DPU Working Paper - No. 162
From master plans to city development strategies
17 January 2014
Up to the twentieth century, city self-government and self-financing was historically the norm. Then both a major slump and two world wars impelled in Europe the centralization of government powers in national States. It was this degree of centralization which was inherited by the former colonial dependencies, the newly independent countries, in the 1950s and 1960s. Those countries faced unprecedented levels of urbanisation and unmanageable concentrations of population. This led governments and aid agencies to emphasize rural development (to discourage out-migration to the cities), population redistribution and industrial decentralization.
However, a different tradition stressed the economic importance of raising productivity through the concentration of population and resources, propelling rather than restricting economic development. This approach was much more common in north and South America, and received some recognition in some postwar city planning efforts in developing countries (notably in Calcutta, 1966). However, what forced this approach to become the norm in the big cities of the developed countries was the deindustrialization of the 1970s and 1980s and economic globalization, forcing city planners to develop innovative approaches to high unemployment and urban and industrial dereliction.
The DPU began graduate programmes and consultancies in city economic management from the 1970s, and was instrumental in persuading the British aid ministry to revise its exclusive stress on rural development, leading to the Koenigsberger mission to India to advise on aid to urban India (1979).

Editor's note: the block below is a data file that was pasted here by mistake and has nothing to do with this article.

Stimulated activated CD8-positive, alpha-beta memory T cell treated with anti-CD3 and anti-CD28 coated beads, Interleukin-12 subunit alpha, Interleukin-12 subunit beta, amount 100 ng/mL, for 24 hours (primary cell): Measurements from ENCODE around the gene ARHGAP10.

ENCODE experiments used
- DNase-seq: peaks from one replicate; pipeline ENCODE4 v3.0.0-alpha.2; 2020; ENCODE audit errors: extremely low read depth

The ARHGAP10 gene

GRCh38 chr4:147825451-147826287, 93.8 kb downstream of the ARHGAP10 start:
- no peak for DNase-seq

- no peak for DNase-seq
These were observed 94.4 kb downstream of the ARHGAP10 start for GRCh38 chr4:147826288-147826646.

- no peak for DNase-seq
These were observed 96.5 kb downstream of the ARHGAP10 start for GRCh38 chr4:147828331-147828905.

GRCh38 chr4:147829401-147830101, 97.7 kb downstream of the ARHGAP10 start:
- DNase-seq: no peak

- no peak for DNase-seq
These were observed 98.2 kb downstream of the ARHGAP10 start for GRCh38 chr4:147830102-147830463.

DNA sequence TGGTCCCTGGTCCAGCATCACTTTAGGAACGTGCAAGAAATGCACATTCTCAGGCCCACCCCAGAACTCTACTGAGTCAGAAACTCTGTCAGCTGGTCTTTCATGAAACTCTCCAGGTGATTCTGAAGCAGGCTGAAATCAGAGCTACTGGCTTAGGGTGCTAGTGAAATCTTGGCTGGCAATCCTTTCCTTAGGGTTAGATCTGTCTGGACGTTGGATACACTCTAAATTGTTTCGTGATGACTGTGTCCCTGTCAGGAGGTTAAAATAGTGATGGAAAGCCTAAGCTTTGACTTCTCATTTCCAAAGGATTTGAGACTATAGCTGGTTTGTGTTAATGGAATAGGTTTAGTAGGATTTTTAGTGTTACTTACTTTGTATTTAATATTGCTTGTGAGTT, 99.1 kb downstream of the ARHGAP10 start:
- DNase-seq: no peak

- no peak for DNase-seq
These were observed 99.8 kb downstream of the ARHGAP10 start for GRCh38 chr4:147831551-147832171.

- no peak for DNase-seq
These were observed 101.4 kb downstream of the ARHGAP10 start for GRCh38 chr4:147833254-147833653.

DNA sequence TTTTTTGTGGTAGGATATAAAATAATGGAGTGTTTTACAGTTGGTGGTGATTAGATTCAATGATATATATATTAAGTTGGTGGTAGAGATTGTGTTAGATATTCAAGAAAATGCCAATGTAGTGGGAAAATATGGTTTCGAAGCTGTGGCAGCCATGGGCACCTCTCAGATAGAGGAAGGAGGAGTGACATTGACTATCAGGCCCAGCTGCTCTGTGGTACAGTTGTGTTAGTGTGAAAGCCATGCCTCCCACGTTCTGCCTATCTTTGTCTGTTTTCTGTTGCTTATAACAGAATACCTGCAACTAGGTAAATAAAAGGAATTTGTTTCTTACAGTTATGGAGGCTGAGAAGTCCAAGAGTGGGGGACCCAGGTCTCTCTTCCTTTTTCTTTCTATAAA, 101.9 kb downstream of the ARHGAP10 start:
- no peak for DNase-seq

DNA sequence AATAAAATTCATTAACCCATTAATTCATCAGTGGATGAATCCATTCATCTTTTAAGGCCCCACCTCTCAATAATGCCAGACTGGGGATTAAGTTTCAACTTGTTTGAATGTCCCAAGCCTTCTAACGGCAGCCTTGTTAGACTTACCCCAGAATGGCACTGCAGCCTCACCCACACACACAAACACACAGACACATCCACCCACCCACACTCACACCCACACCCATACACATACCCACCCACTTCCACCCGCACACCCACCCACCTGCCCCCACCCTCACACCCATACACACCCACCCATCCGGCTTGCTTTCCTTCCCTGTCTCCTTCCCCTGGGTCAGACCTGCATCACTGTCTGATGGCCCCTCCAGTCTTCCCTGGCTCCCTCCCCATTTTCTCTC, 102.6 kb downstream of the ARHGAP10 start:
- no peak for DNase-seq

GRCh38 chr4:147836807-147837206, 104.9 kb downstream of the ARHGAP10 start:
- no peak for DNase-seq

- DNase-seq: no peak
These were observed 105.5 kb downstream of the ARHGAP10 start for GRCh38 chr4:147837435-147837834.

By the end of the 1980s, numerous forces were pushing the aid agenda in new directions, culminating in new policy agendas at the same time by the World Bank and UNDP, and the second UN Conference on Human Settlements (Istanbul, 1996). A new partnership was set up between the World Bank and UNHCS (Habitat) to define the terms of both the new City Development Strategies and a new attack on city slums and squatter settlements, both aims then being folded into a new – and vastly much better-funded – coalition of aid donors and other relevant organisations, the Cities Alliance.
City Development Strategies spread with great speed, particularly when the Japanese government undertook to finance the upscaling in Asia. When, in 2002, an initial assessment was undertaken, it was clear a number of difficulties were becoming apparent so that production of an old style plan had sometimes superseded the long-term institutional reform implied in the new policy. Furthermore, parallel measures to decentralise central government powers to the cities, without which city development strategies could not be fully exploited, had been much less consistent.